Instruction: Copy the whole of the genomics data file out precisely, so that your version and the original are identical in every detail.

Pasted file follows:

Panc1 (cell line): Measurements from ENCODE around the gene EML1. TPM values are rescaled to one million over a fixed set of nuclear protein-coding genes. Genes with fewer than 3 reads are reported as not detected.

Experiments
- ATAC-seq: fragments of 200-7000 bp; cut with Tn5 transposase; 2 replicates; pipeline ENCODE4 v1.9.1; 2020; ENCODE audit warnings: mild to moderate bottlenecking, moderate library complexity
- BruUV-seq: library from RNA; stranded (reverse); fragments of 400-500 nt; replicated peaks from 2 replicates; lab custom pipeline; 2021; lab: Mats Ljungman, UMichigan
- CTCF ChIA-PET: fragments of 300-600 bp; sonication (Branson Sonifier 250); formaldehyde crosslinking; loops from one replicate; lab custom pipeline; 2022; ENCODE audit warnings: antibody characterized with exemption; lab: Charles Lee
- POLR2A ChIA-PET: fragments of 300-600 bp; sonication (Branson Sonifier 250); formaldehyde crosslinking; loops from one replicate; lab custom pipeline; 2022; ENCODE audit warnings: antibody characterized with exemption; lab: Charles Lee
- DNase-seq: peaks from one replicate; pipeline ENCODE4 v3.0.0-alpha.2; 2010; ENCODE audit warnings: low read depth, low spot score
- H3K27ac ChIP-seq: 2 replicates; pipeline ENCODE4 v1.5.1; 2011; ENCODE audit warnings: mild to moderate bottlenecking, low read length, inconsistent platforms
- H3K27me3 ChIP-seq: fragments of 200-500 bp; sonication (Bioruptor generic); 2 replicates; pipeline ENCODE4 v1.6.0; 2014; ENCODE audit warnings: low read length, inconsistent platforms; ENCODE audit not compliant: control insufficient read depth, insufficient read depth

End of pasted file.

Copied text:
Panc1 (cell line): Measurements from ENCODE around the gene EML1. TPM values are rescaled to one million over a fixed set of nuclear protein-coding genes. Genes with fewer than 3 reads are reported as not detected.

Experiments
- ATAC-seq: fragments of 200-7000 bp; cut with Tn5 transposase; 2 replicates; pipeline ENCODE4 v1.9.1; 2020; ENCODE audit warnings: mild to moderate bottlenecking, moderate library complexity
- BruUV-seq: library from RNA; stranded (reverse); fragments of 400-500 nt; replicated peaks from 2 replicates; lab custom pipeline; 2021; lab: Mats Ljungman, UMichigan
- CTCF ChIA-PET: fragments of 300-600 bp; sonication (Branson Sonifier 250); formaldehyde crosslinking; loops from one replicate; lab custom pipeline; 2022; ENCODE audit warnings: antibody characterized with exemption; lab: Charles Lee
- POLR2A ChIA-PET: fragments of 300-600 bp; sonication (Branson Sonifier 250); formaldehyde crosslinking; loops from one replicate; lab custom pipeline; 2022; ENCODE audit warnings: antibody characterized with exemption; lab: Charles Lee
- DNase-seq: peaks from one replicate; pipeline ENCODE4 v3.0.0-alpha.2; 2010; ENCODE audit warnings: low read depth, low spot score
- H3K27ac ChIP-seq: 2 replicates; pipeline ENCODE4 v1.5.1; 2011; ENCODE audit warnings: mild to moderate bottlenecking, low read length, inconsistent platforms
- H3K27me3 ChIP-seq: fragments of 200-500 bp; sonication (Bioruptor generic); 2 replicates; pipeline ENCODE4 v1.6.0; 2014; ENCODE audit warnings: low read length, inconsistent platforms; ENCODE audit not compliant: control insufficient read depth, insufficient read depth